Leaders have to provide structures to direct behavior while establishing conditions that prompt people to find the process rewarding. How can leaders simultaneously motivate and regulate? What are the organizational, social, and psychological forces that regulate individual and group behavior?
Building consensus requires an effective toolkit--combined with passionate advocacy. Learning about recent policy-making history and analyzing outcomes equip policy advocates to be effective change agents.
How is climate change like a noisy dorm? Environmental problems arise from broken ownership and control of important resources. If we can design solutions that mimic markets, we can lower the cost of protecting the planet by making it profitable to be green.
Good health does not just happen. It is "produced" by a combination of genetics, lifestyle and medical care. A major challenge for the United States, and other countries, is to choose policies that promote good health while maintaining freedom of choice and financial viability of government budgets and the health care system.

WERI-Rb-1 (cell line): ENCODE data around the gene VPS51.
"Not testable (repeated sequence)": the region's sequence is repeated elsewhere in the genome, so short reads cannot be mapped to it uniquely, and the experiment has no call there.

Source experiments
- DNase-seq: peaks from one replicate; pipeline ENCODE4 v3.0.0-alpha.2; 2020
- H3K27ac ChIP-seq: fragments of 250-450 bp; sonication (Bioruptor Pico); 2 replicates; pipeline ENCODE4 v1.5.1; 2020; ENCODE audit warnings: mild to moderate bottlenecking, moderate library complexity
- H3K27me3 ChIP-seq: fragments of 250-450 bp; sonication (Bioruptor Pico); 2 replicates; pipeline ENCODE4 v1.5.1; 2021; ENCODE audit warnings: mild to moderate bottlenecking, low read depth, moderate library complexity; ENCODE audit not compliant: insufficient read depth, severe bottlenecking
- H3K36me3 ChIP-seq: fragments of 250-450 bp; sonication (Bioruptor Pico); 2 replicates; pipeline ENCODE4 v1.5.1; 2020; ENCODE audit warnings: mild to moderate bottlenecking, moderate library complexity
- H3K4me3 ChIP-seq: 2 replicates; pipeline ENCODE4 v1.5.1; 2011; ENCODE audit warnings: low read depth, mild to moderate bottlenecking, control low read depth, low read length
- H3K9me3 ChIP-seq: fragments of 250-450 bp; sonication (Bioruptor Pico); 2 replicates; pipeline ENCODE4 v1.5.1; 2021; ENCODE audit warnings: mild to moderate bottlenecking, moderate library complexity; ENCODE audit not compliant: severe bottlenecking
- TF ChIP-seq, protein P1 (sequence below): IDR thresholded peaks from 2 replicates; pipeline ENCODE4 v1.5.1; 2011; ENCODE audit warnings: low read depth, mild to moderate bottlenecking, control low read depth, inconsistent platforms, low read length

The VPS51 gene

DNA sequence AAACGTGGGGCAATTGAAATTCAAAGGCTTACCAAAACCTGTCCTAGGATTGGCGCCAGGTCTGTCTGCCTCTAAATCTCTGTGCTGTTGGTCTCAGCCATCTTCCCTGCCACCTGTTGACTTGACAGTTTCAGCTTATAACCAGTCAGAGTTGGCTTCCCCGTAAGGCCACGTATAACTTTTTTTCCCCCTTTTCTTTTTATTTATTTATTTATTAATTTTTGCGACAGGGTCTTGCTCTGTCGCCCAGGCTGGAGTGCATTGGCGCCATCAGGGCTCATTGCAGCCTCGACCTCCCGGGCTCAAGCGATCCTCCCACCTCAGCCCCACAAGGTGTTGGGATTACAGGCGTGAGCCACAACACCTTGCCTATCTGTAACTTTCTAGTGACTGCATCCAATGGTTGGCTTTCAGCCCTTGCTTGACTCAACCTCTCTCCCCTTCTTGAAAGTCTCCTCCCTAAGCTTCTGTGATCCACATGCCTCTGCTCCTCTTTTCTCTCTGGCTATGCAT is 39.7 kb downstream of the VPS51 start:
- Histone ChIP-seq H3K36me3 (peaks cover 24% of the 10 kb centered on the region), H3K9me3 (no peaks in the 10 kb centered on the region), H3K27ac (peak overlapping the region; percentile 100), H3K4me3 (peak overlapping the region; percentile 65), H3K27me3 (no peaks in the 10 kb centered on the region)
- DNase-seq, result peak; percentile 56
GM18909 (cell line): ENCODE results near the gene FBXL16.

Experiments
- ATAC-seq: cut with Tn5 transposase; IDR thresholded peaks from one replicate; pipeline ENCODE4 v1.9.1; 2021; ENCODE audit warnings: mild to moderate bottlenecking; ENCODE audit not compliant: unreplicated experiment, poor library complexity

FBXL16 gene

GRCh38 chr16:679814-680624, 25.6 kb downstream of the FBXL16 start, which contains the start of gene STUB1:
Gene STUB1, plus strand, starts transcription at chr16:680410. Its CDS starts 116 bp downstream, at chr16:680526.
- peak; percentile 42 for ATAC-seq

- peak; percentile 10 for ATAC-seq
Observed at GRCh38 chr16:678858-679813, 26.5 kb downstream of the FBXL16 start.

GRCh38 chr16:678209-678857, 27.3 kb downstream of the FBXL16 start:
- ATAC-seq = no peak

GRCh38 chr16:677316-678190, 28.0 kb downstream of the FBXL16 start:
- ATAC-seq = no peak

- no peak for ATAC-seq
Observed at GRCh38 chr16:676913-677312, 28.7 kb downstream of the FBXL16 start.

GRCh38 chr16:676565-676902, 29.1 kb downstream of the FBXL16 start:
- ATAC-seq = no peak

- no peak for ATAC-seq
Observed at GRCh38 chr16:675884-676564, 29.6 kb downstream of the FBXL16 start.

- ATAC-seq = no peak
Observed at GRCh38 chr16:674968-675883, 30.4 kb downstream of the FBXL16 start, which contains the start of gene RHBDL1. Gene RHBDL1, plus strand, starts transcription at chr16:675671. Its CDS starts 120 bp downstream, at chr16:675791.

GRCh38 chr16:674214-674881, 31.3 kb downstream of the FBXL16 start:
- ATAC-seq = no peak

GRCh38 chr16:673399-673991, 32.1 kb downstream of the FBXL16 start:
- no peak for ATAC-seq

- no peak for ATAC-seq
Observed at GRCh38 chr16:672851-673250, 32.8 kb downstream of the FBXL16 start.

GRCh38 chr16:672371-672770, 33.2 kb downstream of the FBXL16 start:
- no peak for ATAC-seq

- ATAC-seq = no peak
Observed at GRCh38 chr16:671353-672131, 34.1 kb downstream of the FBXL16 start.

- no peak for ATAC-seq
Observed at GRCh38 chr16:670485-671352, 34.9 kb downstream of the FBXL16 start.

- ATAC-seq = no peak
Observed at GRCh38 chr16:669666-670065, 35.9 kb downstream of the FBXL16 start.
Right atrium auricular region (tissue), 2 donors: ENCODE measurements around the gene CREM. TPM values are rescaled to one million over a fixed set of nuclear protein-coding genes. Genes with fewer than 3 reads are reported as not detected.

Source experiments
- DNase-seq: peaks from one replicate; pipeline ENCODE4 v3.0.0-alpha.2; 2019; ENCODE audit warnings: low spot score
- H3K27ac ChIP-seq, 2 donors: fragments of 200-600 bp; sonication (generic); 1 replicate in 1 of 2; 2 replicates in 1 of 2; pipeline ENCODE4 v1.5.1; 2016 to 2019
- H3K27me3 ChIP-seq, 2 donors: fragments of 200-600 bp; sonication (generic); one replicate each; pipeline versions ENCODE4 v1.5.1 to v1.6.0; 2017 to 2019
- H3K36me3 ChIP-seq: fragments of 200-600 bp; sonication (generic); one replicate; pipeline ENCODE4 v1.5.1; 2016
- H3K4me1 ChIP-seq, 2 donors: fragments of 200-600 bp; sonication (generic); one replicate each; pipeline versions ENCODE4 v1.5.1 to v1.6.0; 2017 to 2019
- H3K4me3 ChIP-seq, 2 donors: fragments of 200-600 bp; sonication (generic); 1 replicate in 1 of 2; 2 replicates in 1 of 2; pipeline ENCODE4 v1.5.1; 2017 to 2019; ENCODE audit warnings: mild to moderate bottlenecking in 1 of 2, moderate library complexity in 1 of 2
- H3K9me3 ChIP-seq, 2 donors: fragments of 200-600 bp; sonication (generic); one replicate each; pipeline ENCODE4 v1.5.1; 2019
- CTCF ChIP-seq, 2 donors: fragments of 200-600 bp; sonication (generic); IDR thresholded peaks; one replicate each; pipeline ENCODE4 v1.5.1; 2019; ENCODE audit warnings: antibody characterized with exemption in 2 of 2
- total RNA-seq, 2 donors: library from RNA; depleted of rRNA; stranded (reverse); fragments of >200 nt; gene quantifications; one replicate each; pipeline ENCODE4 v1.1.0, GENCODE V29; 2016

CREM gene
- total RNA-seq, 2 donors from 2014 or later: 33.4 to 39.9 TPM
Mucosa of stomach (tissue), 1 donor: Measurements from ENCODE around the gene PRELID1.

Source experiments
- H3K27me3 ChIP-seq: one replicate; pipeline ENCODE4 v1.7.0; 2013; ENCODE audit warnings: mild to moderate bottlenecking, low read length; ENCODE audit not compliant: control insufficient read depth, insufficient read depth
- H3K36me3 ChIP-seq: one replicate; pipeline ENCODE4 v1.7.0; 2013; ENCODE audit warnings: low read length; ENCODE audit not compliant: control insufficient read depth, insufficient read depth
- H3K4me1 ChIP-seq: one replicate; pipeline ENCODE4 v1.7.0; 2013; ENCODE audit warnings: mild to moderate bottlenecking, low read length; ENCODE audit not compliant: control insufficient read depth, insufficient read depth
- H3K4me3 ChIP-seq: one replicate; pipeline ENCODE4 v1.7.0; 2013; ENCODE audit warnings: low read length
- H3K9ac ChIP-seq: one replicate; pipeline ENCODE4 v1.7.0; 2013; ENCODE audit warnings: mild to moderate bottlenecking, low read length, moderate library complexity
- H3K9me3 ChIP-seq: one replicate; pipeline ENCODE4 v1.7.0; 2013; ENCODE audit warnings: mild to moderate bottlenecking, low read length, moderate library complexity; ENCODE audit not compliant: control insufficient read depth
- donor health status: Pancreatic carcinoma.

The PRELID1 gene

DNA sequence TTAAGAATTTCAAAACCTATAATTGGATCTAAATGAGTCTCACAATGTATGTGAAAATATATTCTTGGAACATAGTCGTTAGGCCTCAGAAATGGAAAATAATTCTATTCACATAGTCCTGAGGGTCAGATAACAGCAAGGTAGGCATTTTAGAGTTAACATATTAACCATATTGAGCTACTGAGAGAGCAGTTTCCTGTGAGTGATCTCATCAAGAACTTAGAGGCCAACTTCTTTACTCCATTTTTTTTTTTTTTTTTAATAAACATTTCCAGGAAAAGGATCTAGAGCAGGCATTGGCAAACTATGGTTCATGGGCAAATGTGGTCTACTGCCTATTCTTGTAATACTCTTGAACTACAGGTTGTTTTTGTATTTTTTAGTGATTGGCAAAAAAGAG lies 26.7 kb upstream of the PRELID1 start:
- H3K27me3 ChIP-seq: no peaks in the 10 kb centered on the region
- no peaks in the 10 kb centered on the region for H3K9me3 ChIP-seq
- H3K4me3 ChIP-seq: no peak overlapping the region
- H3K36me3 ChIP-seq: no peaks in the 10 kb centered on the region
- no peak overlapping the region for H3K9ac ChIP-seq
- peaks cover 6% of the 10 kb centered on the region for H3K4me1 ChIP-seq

"Economic concepts central to the formulation of effective public policies include a fundamental understanding of responses to incentives, opportunity costs, and the pervasiveness of tradeoffs."
How can we reduce racial disparities when so many Americans profess not to notice or even see race? Understanding people’s concerns about appearing prejudiced and their fears about social status can help us find new ways to combat racial inequalities.
"To improve the life outcomes of stigmatized group members, we also must understand how people thrive in diverse environments."
More than half the medical treatments that Americans receive lack evidence of their effectiveness. When the government attempts to learn what treatments work best, critics complain about "rationing." How can we implement evidence-based medicine in a way that physicians and patients can embrace?
"The widespread use of expensive medical services of unclear benefit is one reason why the U.S. spends 18 percent of GDP on health care—double the average of other rich democracies—yet it has fewer doctors per capita and lags behind many other nations on population health indicators "